Antibiotic treatment during infancy and increased body mass index in boys: an international cross-sectional study

Murphy R, Stewart AW, Braithwaite I, Beasley R, Hancox RJ, Mitchell EA, and the ISAAC Phase Three Study Group

Objectives: To investigate whether antibiotic exposure during the first year of life is associated with increased childhood body mass index (BMI).

Methods: Design: Secondary analysis from a multi-centre, multi-country, cross-sectional study (The International Study of Asthma and Allergies in Childhood Phase Three). Subjects: A total of 74?946 children from 31 centres in 18 countries contributed data on antibiotic use in the first 12 months of life and current BMI. Methods: Parents/guardians of children aged 5–8 years completed questionnaires that included questions about their children’s current height and weight, and whether in the child’s first 12 months of life, they had received any antibiotics, paracetamol, were breastfed or the mother/female guardian smoked cigarettes, and whether the child had wheezed in the past 12 months. A general linear mixed model was used to determine the association of antibiotic exposure with BMI, adjusting for age, sex, centre, BMI measurement type (self-reported or measured), maternal smoking, breastfeeding, paracetamol use, gross national income and current wheeze.

Results: There was a significant interaction between sex and early-life antibiotic exposure. Early-life antibiotic exposure was associated with increased childhood BMI in boys (+0.107?kg?m?2, P<0.0001), but not in girls (?0.008?kg?m?2, P=0.75) after controlling for age, centre and BMI measurement type. The association remained in boys (+0.104?kg?m?2, P<0.0007), after adjustment for maternal smoking, breastfeeding, paracetamol use and current wheeze. There was no interaction between age, maternal smoking, breastfeeding, paracetamol use, gross national income and current wheeze in the association between early antibiotic exposure and BMI.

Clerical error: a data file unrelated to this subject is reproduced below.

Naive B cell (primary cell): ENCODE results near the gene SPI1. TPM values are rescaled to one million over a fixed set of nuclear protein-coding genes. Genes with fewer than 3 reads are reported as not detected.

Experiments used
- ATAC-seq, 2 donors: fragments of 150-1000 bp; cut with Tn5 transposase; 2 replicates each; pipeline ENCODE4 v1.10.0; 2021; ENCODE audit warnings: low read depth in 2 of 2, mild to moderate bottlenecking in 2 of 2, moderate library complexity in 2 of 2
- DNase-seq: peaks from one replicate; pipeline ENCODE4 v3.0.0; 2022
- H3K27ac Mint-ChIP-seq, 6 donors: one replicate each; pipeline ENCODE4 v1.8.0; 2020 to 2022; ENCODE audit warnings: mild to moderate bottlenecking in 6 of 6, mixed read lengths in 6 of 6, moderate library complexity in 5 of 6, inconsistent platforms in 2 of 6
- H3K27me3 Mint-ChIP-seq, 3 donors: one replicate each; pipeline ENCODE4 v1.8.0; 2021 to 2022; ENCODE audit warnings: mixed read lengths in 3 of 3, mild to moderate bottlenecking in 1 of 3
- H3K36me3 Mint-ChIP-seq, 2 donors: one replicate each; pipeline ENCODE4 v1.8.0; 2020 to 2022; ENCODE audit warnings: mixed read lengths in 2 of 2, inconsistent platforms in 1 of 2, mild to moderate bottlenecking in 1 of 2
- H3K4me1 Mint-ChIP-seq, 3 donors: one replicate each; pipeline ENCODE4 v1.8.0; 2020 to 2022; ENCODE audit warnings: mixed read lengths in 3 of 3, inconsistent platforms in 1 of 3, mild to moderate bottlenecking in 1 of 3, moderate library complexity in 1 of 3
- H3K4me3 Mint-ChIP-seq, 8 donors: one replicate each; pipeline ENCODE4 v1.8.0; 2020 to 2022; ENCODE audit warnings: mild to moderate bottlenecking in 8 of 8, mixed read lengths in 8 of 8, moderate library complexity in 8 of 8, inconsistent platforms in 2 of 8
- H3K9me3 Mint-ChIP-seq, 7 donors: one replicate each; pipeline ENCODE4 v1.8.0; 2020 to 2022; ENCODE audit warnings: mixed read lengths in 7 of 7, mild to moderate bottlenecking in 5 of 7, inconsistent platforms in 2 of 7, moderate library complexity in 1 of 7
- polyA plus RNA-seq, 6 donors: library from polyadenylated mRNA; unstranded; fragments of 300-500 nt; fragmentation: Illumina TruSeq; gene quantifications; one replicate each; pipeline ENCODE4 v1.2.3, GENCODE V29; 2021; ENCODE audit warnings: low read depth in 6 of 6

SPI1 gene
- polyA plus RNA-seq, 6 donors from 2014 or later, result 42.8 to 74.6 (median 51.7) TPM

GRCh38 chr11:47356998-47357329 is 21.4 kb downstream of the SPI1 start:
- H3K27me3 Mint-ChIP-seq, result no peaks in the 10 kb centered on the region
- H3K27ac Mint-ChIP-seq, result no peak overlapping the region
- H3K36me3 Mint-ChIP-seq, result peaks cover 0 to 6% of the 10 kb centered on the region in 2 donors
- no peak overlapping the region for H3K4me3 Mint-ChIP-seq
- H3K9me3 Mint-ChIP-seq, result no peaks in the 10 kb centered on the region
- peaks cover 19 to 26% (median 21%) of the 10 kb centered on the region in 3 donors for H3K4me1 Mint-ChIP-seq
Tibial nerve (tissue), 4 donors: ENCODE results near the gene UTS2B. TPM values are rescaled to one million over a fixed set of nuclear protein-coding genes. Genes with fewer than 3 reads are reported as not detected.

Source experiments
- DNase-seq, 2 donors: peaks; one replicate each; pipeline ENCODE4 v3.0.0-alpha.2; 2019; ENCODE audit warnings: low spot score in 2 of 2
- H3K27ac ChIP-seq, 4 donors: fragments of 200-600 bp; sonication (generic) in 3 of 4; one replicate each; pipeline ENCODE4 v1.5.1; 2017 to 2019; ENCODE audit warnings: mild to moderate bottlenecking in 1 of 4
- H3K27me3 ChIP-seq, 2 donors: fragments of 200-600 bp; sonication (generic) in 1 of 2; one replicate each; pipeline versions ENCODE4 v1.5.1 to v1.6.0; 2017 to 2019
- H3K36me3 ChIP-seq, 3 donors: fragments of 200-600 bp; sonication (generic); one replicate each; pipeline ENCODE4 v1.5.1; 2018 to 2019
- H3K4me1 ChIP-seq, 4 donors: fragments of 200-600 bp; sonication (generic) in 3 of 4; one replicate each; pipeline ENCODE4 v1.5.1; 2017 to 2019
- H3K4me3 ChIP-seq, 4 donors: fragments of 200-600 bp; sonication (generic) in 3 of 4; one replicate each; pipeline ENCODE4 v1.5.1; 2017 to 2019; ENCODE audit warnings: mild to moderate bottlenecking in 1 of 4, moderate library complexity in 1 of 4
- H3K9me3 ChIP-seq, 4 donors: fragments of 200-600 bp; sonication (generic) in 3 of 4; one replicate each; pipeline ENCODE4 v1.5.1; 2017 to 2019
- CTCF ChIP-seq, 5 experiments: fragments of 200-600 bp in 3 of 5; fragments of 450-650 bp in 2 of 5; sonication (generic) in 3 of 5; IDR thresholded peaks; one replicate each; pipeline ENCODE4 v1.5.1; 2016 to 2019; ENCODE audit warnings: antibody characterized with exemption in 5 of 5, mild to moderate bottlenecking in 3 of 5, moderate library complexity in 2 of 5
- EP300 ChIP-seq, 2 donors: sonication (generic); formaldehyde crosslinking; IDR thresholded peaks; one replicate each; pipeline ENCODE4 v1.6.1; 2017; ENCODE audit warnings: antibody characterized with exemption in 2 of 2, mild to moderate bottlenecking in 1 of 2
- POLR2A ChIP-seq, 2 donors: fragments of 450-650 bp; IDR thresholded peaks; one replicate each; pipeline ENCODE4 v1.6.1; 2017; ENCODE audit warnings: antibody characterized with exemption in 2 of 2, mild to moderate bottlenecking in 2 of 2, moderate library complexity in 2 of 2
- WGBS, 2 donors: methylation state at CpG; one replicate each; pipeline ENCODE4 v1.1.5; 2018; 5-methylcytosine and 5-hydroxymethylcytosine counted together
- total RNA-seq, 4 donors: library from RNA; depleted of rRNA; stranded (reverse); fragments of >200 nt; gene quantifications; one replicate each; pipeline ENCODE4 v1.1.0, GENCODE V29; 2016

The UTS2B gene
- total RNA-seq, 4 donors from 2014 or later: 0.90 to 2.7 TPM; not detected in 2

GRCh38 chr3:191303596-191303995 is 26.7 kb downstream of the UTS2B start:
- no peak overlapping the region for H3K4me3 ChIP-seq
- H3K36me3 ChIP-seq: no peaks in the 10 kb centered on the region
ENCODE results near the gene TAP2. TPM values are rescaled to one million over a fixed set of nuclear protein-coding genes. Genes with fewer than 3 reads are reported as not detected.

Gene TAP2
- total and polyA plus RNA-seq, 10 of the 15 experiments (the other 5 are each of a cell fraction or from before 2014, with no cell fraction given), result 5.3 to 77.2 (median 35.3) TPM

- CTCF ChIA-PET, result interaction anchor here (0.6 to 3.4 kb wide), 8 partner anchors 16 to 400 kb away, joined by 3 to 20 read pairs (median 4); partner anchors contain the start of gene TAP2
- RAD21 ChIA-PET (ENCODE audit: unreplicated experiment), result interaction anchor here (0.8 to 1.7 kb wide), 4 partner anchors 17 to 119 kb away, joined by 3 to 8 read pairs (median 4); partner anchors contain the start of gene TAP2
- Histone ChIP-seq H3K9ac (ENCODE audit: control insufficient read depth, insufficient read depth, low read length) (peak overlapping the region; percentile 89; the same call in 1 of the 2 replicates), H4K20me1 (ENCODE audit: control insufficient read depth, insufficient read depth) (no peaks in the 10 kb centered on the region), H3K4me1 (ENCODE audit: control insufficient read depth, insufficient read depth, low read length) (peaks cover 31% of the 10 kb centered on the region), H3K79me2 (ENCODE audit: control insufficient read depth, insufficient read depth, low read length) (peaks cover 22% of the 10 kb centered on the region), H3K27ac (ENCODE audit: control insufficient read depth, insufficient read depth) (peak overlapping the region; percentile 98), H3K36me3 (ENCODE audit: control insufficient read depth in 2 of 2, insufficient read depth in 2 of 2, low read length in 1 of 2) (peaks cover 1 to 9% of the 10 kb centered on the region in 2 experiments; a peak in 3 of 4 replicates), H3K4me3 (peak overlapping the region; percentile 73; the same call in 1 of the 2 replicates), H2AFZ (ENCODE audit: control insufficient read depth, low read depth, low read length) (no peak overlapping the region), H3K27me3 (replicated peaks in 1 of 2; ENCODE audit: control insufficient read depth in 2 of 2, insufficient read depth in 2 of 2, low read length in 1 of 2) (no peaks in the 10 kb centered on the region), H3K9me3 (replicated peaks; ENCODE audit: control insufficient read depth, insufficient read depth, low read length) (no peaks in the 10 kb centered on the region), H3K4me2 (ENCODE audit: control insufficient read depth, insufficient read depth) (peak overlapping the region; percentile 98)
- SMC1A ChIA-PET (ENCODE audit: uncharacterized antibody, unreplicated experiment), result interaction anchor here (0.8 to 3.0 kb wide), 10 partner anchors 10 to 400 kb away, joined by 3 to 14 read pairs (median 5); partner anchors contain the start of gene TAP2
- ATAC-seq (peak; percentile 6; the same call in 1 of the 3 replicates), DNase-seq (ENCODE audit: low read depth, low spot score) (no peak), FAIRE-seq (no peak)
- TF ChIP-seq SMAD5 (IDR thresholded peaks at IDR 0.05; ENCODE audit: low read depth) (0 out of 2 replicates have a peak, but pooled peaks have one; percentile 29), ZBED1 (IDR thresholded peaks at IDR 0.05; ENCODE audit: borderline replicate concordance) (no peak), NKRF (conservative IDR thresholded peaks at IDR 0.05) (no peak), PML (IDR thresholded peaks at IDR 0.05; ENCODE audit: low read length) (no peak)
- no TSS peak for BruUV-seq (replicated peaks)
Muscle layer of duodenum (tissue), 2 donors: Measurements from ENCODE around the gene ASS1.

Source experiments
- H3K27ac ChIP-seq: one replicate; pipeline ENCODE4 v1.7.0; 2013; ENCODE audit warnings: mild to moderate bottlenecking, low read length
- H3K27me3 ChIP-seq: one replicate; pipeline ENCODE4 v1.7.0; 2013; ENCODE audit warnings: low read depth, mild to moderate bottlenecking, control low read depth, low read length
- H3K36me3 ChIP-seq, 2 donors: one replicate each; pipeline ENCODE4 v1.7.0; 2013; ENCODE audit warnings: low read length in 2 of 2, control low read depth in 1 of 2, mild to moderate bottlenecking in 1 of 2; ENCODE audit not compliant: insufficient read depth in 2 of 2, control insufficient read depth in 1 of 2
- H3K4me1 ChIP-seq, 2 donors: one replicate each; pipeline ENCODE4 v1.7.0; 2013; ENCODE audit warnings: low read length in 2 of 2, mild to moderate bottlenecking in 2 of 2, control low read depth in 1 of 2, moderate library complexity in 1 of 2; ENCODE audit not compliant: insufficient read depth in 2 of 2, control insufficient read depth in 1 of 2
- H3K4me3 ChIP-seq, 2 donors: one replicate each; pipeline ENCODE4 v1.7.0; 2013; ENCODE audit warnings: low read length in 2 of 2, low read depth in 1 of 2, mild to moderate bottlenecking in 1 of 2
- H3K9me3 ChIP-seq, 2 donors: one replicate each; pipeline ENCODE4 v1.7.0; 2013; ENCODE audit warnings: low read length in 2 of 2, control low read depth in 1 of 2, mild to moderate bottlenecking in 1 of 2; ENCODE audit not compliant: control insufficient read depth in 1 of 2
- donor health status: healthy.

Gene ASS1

Conclusions: Exposure to antibiotics during the first 12 months of life is associated with a small increase in BMI in boys aged 5–8 years in this large international cross-sectional survey. By inference this provides additional support for the importance of gut microbiota in modulating the risk of obesity, with a sex-specific effect.

Int J Obesity 2014; 38(8): 1115–1119

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